He who commits sin is a slave of sin” (Jesus as recorded in John 8:34).

So, what should we Christians think or say?  Well the theology of suffering given to us by God in the Bible is actually a complex weaving together of God’s absolute sovereignty and man’s sinful will and man’s accountability before God.  Of Divine judgment against mankind’s sin and of mysterious Divine Providence working all things for the good of His chosen, beloved, redeemed people.  Of hell deserved by all people and of abundant mercy lavished on undeserving sinners who cry out to Jesus for forgiveness.  Of fallen humanity filled with evil and the all-eclipsing glory of God in the face of Jesus Christ.  We dare not approach these terrible events arrogantly, as if we have this all figured out.  This was the monumental mistake of Job’s friends!  We know so little of how God exercises His sovereign will in this world.  We don’t have all the answers we like to think we have.  But we know enough of who God has revealed Himself to be in the Person of His Son, Jesus, to sustain us through any crisis.

Jesus addressed such matters directly in Luke 13.  Some keen theology students approached Him inquiring about some recent tragedies.  Pilate had slaughtered some poor Galileans and spilled their blood on the temple altar.  And a tower had fallen on eighteen people in Siloam, killing them.  Jesus’ viewpoint is perfect and instructive:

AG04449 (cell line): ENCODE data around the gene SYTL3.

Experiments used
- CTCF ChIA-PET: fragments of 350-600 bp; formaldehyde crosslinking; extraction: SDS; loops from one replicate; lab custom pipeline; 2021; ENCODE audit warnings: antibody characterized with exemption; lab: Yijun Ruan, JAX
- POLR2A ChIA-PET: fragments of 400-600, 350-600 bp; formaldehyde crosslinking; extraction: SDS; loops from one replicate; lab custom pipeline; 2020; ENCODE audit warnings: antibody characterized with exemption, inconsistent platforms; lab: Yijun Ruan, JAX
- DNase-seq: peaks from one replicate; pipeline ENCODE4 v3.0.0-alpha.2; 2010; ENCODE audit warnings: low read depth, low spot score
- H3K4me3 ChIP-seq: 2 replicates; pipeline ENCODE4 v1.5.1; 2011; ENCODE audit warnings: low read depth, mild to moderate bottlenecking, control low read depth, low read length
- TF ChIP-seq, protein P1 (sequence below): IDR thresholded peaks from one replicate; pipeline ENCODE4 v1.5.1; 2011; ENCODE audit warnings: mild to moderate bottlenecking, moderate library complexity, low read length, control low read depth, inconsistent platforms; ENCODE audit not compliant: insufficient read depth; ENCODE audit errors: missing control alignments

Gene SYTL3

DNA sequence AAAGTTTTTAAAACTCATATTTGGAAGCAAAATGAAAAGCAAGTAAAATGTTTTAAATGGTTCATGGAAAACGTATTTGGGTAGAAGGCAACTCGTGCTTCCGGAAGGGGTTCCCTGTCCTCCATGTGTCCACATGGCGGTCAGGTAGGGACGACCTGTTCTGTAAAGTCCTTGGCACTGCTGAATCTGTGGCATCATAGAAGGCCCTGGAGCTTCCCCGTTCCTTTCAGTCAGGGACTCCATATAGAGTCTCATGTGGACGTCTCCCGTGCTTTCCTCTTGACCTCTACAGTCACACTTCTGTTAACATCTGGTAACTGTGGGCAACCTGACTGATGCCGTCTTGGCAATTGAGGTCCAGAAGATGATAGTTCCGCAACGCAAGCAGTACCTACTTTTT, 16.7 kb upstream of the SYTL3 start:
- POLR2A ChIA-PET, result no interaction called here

“Do you think that these Galileans were worse sinners than all the other Galileans because they suffered in this way?  No, I tell you; but unless you repent you will all likewise perish.  Or those eighteen on whom the tower in Siloam fell and killed them; do you think that they were worse offenders than all the others who lived in Jerusalem?  No, I tell you; but unless you repent, you will all likewise perish” (Luke 13:2-5).

Wow.  How humbling.  We must have compassion on those suffering, for we are no different than they.  No more or less deserving of any good thing from God’s hand than they.  All deserving of God’s wrath.  All in need of God’s mercy.  Truly, “it is of the Lord’s mercies that we are not consumed” (Lamentations 3:22).

So, while we are still given breath by God, let us renounce our sin and cast ourselves upon the mercy of Jesus the Messiah.  And let us pray that suffering Texans will find God true to His promise to be “near the brokenhearted” (Psalm 34:18).  And let us trust that Holy Spirit God will, as He comforts those grieving, exalt the Lord Jesus who is a “Man of sorrows, acquainted with grief” (Isaiah 53:3).  And may more and more Texans come to know and rejoice in the hope that in Christ Jesus, death loses its sting and grief is never hopeless (1 Cor 15:55; 1 Thess 4:13).

This is what we think and say as followers of the Lord.  And as we wrap our arms around the suffering, and walk alongside our mourning neighbors, we exclaim through tear-stained eyes with the Apostle John, “Come quickly, Lord Jesus!” (Rev 22:20)